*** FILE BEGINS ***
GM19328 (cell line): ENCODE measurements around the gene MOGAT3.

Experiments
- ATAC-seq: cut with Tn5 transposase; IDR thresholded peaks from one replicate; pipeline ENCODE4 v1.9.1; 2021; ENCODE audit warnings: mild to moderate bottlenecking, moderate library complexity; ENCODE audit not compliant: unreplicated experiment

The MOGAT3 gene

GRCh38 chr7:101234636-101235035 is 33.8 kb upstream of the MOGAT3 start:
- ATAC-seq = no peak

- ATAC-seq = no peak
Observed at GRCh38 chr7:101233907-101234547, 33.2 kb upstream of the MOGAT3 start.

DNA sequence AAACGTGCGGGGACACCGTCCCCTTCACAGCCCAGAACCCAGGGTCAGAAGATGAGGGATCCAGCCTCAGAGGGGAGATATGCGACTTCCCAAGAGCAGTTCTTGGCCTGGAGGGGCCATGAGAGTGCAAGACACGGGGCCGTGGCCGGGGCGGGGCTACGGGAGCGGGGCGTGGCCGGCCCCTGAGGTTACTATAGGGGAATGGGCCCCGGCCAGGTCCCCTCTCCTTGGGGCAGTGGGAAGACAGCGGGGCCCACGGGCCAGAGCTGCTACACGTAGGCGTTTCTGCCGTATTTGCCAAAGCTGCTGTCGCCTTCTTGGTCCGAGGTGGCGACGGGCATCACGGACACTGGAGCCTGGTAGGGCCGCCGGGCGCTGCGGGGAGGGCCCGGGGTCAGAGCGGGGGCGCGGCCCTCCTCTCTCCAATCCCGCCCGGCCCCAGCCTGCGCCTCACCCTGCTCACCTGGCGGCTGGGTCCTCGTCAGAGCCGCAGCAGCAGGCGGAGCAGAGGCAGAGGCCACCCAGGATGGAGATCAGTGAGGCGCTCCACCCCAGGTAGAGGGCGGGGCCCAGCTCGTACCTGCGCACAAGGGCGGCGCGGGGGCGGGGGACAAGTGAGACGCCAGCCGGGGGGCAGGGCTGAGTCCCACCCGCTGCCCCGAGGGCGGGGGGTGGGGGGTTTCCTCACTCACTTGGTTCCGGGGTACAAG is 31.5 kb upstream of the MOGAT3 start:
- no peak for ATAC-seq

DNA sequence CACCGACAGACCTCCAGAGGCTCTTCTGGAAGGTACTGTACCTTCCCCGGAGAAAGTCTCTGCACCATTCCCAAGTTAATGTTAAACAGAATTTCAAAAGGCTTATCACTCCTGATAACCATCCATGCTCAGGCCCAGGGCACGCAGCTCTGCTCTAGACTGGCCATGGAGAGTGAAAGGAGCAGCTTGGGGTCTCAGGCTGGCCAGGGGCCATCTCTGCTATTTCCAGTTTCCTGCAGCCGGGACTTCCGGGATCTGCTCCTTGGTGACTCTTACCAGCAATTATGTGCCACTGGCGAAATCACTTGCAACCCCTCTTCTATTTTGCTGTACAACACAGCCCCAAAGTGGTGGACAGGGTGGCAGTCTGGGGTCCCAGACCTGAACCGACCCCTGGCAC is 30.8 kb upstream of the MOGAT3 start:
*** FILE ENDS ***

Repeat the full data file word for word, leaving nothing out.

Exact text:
GM19328 (cell line): ENCODE measurements around the gene MOGAT3.

Experiments
- ATAC-seq: cut with Tn5 transposase; IDR thresholded peaks from one replicate; pipeline ENCODE4 v1.9.1; 2021; ENCODE audit warnings: mild to moderate bottlenecking, moderate library complexity; ENCODE audit not compliant: unreplicated experiment

The MOGAT3 gene

GRCh38 chr7:101234636-101235035 is 33.8 kb upstream of the MOGAT3 start:
- ATAC-seq = no peak

- ATAC-seq = no peak
Observed at GRCh38 chr7:101233907-101234547, 33.2 kb upstream of the MOGAT3 start.

DNA sequence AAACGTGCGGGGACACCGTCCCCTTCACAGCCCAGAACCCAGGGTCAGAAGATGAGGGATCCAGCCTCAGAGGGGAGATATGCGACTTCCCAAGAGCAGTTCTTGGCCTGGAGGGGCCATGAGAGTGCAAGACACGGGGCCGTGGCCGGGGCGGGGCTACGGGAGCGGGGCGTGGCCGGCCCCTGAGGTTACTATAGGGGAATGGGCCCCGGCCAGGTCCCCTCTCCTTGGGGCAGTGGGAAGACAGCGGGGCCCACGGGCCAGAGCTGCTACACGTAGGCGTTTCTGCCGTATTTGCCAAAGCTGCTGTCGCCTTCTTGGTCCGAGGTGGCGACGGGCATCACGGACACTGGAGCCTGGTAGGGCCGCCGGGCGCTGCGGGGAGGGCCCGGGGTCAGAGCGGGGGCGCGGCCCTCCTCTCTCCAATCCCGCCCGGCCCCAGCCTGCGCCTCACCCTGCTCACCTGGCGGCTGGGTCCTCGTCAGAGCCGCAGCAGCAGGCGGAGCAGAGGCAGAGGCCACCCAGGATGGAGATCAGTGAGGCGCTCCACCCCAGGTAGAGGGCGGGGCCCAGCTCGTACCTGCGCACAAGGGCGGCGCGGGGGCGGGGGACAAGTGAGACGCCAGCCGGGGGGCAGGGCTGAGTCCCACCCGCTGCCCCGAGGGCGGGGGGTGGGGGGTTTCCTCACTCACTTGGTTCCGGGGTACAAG is 31.5 kb upstream of the MOGAT3 start:
- no peak for ATAC-seq

DNA sequence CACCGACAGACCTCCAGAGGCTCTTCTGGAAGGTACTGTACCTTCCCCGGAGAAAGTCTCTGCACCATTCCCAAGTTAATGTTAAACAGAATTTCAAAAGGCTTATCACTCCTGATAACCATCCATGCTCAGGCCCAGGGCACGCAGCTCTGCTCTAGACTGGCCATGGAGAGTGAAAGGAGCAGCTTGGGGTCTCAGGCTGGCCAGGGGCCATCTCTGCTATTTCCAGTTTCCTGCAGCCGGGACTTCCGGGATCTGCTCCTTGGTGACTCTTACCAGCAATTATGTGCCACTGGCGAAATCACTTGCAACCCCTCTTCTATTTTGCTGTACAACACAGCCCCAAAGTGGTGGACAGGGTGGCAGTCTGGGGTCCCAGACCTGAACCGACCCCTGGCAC is 30.8 kb upstream of the MOGAT3 start: